There is the age-old marketing and sales argument when it comes to who you should market to, and before you take a deep dive into any marketing tactics, I also think you need to remember…
Marketing tactics for one market type fail horribly in others.
The top-down approach to management is when company-wide decisions are made solely by leadership at the top. In contrast, the bottom-up approach gives all teams a voice in these decisions.
The Maker or the Shaker? (Creators or Explorers)
Let’s take a minute and break this down into two simple terms Makers & Shakers.
The Maker (Enduser)
Depending on your product this can vary but you are likely to attract a particular crowd, the Makers.
Makers are people who try before they buy.
They want to understand what a product is really about and how it can solve their problems.
Often, makers are individual contributors to a business.
They execute the business strategy, and they are doers.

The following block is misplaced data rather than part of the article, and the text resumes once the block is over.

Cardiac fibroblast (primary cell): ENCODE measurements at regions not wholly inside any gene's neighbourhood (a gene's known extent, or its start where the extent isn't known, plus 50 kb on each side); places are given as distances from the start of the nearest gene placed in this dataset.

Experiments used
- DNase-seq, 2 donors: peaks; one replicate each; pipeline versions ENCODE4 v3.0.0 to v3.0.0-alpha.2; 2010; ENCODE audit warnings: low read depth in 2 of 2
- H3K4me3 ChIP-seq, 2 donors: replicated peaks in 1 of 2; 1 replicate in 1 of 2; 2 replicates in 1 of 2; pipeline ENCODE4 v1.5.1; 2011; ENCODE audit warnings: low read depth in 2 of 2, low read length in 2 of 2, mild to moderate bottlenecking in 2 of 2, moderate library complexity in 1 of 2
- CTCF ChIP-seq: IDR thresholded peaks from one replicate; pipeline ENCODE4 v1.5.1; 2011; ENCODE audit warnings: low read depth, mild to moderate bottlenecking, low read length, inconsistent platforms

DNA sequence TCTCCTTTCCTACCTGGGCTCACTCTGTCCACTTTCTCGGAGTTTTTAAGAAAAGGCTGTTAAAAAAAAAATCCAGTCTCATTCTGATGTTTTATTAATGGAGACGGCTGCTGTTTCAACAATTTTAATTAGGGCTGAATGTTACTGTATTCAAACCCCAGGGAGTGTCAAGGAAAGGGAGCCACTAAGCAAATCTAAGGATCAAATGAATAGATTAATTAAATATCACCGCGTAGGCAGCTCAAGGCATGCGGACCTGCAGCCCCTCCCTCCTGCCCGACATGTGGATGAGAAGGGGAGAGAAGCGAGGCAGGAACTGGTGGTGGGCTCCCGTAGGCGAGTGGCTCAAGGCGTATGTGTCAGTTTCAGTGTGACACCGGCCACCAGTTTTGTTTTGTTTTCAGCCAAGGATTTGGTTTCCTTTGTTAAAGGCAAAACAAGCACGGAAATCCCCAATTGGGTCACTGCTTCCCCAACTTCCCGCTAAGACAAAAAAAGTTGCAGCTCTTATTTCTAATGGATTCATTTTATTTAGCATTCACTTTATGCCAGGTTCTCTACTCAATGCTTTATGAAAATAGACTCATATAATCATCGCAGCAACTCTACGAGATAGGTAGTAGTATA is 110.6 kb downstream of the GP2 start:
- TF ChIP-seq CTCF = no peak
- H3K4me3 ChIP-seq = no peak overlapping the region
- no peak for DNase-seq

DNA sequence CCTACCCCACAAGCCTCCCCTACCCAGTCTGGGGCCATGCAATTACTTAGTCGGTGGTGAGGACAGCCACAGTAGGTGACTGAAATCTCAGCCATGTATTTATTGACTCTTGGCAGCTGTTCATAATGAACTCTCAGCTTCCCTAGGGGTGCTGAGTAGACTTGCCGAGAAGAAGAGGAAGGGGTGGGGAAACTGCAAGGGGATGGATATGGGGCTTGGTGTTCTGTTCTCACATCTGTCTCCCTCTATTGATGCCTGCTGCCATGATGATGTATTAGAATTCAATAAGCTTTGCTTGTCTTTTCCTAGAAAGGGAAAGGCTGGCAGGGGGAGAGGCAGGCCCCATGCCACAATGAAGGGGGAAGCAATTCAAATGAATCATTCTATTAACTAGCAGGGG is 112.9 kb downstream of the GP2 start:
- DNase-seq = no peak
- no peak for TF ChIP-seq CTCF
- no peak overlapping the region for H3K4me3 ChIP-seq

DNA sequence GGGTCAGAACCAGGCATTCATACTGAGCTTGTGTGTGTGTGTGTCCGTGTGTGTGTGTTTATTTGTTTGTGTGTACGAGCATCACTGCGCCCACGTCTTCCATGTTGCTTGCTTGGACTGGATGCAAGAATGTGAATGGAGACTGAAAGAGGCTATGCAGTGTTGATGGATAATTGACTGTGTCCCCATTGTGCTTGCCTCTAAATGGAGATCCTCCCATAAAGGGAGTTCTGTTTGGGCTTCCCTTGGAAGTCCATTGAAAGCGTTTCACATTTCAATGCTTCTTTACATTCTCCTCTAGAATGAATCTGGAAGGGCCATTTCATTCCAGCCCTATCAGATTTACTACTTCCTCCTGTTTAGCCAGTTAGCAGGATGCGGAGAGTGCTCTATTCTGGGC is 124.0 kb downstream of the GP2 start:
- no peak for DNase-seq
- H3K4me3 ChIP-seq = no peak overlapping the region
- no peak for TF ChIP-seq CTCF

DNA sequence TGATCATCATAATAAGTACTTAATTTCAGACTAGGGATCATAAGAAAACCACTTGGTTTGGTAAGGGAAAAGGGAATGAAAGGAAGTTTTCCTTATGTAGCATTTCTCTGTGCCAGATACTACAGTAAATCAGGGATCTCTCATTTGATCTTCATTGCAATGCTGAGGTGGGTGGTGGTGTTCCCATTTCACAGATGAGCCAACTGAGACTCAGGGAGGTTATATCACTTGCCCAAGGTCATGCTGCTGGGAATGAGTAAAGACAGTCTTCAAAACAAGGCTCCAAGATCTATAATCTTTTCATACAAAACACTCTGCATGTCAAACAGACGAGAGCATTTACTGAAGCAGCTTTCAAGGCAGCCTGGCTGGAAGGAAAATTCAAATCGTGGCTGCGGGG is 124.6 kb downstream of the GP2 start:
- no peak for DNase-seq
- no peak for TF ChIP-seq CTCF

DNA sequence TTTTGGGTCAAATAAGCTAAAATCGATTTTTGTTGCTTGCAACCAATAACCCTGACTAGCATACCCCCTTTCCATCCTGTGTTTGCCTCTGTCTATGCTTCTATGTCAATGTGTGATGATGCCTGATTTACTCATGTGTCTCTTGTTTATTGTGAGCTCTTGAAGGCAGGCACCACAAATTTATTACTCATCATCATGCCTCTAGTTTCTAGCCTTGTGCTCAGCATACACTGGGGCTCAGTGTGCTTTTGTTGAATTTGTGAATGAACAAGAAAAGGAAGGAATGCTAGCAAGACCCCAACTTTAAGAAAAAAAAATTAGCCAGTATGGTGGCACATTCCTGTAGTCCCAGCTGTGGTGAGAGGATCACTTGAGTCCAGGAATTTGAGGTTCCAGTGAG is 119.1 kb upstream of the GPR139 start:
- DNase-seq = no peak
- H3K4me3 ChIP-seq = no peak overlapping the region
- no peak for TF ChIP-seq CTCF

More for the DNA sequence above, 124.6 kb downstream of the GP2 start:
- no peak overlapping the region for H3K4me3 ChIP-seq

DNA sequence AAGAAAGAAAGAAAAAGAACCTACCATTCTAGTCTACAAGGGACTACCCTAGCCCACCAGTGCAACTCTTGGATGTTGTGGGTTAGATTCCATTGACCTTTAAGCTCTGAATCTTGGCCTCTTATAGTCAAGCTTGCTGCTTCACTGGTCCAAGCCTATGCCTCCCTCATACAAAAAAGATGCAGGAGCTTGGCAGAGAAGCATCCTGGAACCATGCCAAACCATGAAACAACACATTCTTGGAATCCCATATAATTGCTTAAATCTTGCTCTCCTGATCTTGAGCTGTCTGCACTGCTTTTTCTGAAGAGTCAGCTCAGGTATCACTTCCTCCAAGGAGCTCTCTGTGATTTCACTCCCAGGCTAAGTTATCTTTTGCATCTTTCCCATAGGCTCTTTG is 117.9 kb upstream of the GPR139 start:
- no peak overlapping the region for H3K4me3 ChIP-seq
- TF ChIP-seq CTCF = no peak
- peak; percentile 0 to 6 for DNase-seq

Targeting the makers and leading with a free trial or freemium model work really well as a self-service approach.
These are end-users. They can experience the core value of your product and make a convincing case to the shakers.
Meaning this is the bottom-up marketing approach.
The Shakers (C-suite)
On the other side of the spectrum are shakers.
Shakers are members of high-level management (C-Suite) with the right to “shake” the business or their team by mutual consent or if need be, vested authority.
I think regardless of size, most companies (including competitors) target the shakers because they are the decision-makers.
As a result, shakers are often inundated with countless sales emails and demo requests.
They need to see the big picture of how a new software tool can grow the business – they won’t be there to use the software daily.
Targeting shakers is hard to lead with a free trial or freemium model because they are not the end-user, and they won’t have the technical chops to grasp the full value of Hava.
This is where you use a Sales Roadmap.
Long Sales cycle & demo calls, paid PoC, hands-on approach